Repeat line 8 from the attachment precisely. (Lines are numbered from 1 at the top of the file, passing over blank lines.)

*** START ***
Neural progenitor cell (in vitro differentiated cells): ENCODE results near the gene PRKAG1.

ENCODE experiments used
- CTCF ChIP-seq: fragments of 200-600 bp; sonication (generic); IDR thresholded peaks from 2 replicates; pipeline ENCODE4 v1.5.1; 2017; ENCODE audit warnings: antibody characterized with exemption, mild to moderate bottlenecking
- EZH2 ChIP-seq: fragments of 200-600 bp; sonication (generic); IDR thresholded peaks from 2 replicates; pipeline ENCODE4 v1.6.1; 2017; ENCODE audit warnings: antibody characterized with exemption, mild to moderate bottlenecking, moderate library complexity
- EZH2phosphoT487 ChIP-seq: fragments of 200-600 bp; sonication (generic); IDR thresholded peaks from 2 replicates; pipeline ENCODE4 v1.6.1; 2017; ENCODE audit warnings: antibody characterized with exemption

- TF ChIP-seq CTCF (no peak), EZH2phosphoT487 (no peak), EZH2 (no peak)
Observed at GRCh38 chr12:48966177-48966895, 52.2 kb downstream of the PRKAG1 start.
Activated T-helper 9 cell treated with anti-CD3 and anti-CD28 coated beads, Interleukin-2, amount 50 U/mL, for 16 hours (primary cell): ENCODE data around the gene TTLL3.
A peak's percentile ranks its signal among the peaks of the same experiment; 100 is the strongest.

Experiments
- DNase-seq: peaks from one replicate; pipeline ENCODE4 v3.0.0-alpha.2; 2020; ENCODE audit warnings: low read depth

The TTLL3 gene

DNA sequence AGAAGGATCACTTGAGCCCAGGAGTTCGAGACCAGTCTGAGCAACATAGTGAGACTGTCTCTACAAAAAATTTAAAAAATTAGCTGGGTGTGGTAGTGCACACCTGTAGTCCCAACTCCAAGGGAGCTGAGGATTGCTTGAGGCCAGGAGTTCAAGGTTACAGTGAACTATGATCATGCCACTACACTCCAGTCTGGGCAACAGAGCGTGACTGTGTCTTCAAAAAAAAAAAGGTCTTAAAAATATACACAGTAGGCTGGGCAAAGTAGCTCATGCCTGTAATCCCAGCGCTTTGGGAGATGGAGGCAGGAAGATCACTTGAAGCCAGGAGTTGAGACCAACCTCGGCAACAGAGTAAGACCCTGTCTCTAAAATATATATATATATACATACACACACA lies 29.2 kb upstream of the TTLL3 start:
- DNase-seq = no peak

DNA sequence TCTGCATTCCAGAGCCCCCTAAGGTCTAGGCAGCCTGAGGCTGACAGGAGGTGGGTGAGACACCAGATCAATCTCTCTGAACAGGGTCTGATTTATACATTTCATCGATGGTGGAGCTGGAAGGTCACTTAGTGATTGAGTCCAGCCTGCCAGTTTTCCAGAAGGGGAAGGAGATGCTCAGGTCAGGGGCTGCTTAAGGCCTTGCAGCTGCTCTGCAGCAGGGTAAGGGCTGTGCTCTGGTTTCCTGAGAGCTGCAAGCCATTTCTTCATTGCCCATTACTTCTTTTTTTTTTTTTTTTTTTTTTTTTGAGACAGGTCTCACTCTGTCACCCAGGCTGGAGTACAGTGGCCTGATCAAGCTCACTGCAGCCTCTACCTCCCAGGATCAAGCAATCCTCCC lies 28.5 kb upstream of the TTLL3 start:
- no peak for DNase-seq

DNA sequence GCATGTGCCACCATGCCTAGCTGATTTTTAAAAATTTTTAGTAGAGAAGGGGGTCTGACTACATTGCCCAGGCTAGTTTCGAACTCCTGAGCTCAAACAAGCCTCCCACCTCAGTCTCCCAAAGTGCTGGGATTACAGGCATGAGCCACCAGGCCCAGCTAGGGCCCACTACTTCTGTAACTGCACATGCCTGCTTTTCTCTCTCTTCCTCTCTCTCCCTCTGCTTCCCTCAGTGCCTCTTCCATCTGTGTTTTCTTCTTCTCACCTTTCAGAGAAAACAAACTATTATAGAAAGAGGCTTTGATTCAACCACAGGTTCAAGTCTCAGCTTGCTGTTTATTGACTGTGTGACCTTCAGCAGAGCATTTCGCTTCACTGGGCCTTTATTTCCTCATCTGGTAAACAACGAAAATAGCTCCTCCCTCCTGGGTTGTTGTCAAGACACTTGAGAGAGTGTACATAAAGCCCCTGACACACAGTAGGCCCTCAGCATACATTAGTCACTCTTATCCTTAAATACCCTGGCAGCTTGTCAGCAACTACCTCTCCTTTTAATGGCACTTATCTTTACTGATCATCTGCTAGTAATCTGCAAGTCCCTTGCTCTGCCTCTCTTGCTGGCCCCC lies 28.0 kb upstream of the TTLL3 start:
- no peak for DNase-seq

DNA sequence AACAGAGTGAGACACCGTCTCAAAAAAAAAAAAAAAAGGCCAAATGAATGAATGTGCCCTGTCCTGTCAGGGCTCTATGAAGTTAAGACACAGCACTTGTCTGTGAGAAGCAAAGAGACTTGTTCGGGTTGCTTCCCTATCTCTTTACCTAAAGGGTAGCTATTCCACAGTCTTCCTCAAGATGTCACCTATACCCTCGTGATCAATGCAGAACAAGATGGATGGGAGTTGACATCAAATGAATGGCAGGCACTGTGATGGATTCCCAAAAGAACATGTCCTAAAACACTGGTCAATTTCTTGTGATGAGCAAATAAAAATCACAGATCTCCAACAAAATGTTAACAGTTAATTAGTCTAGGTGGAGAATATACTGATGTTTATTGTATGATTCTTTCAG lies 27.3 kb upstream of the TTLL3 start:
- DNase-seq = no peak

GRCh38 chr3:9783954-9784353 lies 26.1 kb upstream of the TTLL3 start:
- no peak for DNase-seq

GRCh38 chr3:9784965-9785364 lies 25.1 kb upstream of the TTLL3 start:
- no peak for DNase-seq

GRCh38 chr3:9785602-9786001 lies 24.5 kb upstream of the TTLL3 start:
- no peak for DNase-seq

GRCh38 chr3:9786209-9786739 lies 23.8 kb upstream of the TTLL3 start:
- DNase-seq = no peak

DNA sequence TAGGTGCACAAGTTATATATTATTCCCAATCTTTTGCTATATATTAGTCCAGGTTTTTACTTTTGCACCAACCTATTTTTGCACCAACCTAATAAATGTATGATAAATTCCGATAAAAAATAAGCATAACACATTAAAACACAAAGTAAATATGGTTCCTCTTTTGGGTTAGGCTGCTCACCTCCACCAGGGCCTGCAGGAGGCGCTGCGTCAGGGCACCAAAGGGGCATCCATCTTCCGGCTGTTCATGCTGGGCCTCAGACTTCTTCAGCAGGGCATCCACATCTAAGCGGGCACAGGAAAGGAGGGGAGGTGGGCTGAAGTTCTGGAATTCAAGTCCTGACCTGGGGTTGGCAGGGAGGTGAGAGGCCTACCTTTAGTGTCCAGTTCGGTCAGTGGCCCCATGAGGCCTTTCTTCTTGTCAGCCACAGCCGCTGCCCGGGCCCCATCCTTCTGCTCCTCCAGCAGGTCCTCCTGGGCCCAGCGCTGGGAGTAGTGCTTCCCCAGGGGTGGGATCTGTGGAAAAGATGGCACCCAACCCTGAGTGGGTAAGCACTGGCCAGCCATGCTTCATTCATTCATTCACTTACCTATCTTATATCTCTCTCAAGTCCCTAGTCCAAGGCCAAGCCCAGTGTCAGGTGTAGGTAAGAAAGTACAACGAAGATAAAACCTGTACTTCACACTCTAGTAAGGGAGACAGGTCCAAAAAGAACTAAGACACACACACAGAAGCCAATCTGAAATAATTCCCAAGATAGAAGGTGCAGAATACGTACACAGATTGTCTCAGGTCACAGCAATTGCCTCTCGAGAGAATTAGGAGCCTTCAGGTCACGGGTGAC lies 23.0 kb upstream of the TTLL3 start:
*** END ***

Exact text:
Activated T-helper 9 cell treated with anti-CD3 and anti-CD28 coated beads, Interleukin-2, amount 50 U/mL, for 16 hours (primary cell): ENCODE data around the gene TTLL3.